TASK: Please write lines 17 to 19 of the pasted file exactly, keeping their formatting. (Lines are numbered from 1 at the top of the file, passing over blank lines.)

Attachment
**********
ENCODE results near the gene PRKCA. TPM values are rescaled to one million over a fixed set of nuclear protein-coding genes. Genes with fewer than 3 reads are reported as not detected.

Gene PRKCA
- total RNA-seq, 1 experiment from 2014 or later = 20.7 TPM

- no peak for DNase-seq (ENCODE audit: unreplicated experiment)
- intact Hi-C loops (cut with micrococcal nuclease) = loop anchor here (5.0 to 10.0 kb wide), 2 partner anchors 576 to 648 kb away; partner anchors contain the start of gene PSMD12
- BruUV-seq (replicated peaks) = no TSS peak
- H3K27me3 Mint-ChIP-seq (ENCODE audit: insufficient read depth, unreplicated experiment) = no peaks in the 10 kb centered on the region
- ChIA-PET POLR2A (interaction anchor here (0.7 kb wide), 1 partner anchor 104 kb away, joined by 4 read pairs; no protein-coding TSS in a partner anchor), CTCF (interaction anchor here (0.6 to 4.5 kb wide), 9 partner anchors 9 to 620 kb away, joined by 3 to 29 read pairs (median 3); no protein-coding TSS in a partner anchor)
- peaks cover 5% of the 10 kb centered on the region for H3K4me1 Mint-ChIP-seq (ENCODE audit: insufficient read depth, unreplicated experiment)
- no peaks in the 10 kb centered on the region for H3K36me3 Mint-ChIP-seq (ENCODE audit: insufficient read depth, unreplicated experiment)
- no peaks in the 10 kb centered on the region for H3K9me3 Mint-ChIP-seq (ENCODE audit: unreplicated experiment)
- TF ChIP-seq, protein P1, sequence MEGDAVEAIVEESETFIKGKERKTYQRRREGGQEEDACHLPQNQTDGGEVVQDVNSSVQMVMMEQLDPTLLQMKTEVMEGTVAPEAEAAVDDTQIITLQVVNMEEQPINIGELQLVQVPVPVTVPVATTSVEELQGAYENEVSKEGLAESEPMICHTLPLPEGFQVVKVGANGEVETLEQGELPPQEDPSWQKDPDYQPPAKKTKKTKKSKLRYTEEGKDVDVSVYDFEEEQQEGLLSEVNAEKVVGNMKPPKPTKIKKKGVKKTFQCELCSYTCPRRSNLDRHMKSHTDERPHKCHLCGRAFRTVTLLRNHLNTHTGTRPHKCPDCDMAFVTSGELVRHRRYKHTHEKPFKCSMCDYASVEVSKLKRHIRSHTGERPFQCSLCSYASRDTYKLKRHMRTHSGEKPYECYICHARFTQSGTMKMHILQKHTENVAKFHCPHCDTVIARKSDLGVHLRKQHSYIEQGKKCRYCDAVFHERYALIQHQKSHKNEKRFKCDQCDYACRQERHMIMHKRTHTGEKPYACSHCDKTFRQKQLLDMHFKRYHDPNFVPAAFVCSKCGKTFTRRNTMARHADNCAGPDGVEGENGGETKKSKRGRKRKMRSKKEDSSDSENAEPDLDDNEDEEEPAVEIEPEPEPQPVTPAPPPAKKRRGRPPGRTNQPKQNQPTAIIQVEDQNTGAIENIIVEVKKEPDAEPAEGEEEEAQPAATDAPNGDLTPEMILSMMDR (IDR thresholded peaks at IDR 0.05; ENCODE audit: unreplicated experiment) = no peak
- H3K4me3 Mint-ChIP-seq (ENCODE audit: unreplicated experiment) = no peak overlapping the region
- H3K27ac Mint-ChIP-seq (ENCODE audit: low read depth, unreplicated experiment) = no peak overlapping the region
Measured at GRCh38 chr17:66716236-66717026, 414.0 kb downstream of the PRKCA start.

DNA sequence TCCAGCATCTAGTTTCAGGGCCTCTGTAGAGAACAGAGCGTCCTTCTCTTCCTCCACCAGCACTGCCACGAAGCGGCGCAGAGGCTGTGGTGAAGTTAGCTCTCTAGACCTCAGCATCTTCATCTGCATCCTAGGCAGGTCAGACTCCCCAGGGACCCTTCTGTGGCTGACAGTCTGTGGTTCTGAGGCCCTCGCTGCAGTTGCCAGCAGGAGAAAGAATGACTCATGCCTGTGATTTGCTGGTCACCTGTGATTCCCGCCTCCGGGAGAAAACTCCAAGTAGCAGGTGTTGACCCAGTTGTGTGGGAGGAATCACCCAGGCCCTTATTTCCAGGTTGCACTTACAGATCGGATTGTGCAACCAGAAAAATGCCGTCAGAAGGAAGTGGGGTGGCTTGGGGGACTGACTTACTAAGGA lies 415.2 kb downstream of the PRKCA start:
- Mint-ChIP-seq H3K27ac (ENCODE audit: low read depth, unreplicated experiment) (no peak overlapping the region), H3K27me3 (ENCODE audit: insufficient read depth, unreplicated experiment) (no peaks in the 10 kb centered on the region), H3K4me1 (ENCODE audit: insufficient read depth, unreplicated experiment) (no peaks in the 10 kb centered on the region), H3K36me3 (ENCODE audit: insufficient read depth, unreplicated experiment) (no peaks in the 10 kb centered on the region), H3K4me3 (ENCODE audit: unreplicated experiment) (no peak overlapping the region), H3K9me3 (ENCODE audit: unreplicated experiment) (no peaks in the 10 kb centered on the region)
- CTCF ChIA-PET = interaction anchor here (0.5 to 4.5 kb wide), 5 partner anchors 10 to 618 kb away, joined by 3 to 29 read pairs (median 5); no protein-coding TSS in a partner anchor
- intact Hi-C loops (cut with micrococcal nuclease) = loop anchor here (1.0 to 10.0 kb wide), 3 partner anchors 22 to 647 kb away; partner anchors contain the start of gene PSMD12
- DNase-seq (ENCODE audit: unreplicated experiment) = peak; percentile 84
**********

- Mint-ChIP-seq H3K27ac (ENCODE audit: low read depth, unreplicated experiment) (no peak overlapping the region), H3K27me3 (ENCODE audit: insufficient read depth, unreplicated experiment) (no peaks in the 10 kb centered on the region), H3K4me1 (ENCODE audit: insufficient read depth, unreplicated experiment) (no peaks in the 10 kb centered on the region), H3K36me3 (ENCODE audit: insufficient read depth, unreplicated experiment) (no peaks in the 10 kb centered on the region), H3K4me3 (ENCODE audit: unreplicated experiment) (no peak overlapping the region), H3K9me3 (ENCODE audit: unreplicated experiment) (no peaks in the 10 kb centered on the region)
- CTCF ChIA-PET = interaction anchor here (0.5 to 4.5 kb wide), 5 partner anchors 10 to 618 kb away, joined by 3 to 29 read pairs (median 5); no protein-coding TSS in a partner anchor
- intact Hi-C loops (cut with micrococcal nuclease) = loop anchor here (1.0 to 10.0 kb wide), 3 partner anchors 22 to 647 kb away; partner anchors contain the start of gene PSMD12